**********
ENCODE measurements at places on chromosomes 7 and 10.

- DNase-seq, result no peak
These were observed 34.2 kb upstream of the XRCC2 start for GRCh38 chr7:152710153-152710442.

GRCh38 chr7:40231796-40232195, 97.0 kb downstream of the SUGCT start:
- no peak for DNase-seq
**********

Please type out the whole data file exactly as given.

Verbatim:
ENCODE measurements at places on chromosomes 7 and 10.

- DNase-seq, result no peak
These were observed 34.2 kb upstream of the XRCC2 start for GRCh38 chr7:152710153-152710442.

GRCh38 chr7:40231796-40232195, 97.0 kb downstream of the SUGCT start:
- no peak for DNase-seq